There are several types of editors, but no matter where you are in your writing career, you will need an editor.
No way can an author see or find all the typos, mis-matched words and plot points.
In an even bigger concept, someone (experienced) needs to read a book-in-progress. Is the theme being followed? Are there unnecessary scenes? Are there scenes that are hinted at, or alluded to that should be included?
Where are the weak spots? What are the book’s strengths?
The two main editors a writer working on a book are:
Copy editors who look for typos, checks spelling and looks for inconsistencies. A proofreader looks more for the first two items.
A developmental editor is much more involved in the story. This person works hand-in-hand with an author. Because cost and time are variables that dictate the depth that a development editor. The DE can suggest new scenes, cut others, ask for rewrites to get the book to adhere to standards of the genre.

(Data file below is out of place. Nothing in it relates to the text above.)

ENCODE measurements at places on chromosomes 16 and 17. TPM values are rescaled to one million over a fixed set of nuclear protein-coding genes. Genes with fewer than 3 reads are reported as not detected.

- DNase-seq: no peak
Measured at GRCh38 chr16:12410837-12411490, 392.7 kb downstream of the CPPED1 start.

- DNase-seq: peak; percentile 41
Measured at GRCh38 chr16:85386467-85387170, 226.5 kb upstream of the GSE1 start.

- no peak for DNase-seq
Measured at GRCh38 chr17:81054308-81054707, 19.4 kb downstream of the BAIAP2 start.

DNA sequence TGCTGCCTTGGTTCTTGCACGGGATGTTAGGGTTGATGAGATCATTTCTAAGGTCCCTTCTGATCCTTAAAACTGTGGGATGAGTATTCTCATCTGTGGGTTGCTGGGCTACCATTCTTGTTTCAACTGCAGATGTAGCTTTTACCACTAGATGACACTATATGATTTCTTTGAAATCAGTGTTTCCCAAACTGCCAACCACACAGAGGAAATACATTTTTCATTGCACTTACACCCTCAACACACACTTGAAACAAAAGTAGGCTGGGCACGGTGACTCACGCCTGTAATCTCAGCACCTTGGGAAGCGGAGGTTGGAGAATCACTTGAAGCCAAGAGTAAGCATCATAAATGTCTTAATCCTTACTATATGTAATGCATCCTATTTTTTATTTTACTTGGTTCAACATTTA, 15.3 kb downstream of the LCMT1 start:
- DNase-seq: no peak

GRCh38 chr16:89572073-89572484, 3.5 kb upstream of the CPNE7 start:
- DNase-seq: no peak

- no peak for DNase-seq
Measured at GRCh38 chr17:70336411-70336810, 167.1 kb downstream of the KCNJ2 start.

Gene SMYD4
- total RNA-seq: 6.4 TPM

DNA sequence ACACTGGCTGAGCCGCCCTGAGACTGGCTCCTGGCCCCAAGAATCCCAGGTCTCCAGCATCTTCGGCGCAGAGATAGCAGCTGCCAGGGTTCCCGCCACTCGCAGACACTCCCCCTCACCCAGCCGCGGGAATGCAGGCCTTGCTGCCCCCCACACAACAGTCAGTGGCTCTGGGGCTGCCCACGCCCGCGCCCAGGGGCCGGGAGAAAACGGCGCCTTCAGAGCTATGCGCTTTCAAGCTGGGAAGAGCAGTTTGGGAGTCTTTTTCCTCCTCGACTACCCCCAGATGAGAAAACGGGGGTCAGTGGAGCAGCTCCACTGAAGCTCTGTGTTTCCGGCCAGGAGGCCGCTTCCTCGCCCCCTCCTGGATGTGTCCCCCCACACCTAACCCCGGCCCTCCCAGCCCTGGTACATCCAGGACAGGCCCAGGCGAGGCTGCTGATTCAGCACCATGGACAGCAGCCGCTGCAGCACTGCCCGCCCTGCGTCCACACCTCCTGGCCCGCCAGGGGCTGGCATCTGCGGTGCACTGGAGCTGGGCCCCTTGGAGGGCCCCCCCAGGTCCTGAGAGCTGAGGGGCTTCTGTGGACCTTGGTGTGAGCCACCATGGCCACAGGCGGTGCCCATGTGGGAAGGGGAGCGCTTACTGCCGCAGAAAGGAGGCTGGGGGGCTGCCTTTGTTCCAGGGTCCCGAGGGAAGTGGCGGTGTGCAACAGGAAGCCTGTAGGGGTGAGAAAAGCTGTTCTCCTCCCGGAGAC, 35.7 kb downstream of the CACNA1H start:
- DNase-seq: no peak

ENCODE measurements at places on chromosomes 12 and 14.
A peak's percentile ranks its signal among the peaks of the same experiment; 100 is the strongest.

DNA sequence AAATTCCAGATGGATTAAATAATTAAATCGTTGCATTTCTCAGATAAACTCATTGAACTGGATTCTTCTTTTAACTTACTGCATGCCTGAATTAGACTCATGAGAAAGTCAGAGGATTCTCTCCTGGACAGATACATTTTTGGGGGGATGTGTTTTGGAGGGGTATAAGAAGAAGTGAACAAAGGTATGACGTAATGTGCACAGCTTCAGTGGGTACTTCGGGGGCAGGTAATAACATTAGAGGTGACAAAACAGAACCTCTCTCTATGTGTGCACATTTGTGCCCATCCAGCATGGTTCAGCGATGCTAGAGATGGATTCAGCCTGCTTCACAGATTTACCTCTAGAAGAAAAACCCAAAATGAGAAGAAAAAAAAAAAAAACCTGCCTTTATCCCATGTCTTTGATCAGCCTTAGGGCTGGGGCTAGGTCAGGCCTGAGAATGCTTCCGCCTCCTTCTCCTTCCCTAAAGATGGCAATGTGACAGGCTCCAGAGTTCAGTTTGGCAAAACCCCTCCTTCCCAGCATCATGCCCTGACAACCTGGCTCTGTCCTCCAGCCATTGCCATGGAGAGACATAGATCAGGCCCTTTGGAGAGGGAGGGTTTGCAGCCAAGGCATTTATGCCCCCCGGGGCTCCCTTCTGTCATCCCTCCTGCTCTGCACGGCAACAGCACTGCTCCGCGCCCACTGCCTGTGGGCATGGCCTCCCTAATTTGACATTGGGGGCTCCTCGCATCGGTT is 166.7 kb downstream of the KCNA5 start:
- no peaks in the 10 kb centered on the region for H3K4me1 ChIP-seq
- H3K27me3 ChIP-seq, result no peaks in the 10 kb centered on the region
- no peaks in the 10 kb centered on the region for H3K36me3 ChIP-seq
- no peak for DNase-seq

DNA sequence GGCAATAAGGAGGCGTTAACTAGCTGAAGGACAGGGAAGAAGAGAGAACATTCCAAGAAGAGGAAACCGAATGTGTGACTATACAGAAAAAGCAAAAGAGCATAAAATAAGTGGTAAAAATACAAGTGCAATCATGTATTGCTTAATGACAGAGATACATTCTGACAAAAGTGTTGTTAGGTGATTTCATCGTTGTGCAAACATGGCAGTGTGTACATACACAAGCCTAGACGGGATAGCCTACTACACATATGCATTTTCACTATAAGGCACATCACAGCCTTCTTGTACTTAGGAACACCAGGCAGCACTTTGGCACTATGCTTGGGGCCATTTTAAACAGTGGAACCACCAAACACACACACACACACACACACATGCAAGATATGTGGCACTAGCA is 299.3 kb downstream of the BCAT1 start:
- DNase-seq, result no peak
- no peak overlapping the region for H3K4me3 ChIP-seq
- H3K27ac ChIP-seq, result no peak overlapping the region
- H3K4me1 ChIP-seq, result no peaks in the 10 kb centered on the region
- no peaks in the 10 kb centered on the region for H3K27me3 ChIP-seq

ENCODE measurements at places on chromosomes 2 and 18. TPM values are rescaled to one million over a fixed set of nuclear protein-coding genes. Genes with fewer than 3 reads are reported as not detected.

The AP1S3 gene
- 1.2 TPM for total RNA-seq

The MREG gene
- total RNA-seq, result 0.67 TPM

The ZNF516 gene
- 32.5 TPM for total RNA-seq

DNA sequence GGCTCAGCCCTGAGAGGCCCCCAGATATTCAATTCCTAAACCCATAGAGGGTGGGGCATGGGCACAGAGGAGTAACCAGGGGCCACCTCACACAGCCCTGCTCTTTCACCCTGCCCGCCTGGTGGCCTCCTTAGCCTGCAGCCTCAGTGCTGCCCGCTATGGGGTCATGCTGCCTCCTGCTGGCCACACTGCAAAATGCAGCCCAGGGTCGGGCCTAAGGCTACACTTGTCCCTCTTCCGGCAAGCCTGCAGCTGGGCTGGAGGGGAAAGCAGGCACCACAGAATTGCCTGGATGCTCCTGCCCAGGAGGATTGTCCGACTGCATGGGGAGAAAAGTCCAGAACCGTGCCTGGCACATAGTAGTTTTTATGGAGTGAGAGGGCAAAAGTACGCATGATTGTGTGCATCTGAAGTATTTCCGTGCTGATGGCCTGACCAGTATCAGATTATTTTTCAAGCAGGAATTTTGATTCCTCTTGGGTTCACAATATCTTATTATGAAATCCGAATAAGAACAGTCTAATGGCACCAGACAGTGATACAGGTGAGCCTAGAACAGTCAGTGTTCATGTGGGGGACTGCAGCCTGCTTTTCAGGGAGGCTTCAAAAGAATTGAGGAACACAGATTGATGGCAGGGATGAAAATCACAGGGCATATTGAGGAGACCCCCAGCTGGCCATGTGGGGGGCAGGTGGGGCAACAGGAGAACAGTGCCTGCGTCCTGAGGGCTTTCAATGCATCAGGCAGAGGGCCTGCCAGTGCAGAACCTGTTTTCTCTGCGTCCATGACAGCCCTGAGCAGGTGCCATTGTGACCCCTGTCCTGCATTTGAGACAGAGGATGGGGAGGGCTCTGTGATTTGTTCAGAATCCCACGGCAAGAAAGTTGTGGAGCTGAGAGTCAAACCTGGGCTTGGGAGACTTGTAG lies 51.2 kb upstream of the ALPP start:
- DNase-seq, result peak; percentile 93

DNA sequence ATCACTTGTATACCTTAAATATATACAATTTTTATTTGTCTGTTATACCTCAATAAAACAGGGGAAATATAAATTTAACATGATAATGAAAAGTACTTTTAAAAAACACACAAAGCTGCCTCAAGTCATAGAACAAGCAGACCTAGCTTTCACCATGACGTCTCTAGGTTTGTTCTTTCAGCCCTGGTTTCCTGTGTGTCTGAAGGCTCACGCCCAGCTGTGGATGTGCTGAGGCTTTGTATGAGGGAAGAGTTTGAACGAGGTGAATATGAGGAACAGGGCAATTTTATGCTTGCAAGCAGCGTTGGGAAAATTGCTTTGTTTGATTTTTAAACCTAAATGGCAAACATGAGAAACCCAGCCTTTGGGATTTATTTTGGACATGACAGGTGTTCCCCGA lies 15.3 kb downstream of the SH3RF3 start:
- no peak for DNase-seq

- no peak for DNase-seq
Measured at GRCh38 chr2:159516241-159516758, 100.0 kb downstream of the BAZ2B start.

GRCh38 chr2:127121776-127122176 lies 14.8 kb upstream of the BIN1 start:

Both editors are necessary. I would suggest that an author schedule and look into hiring both of these editors somewhere along the way in your writing journey. Many editors will offer to edit sample pages and you can determine whether you can work with this person.
Editors are as important as a word processor. Use them!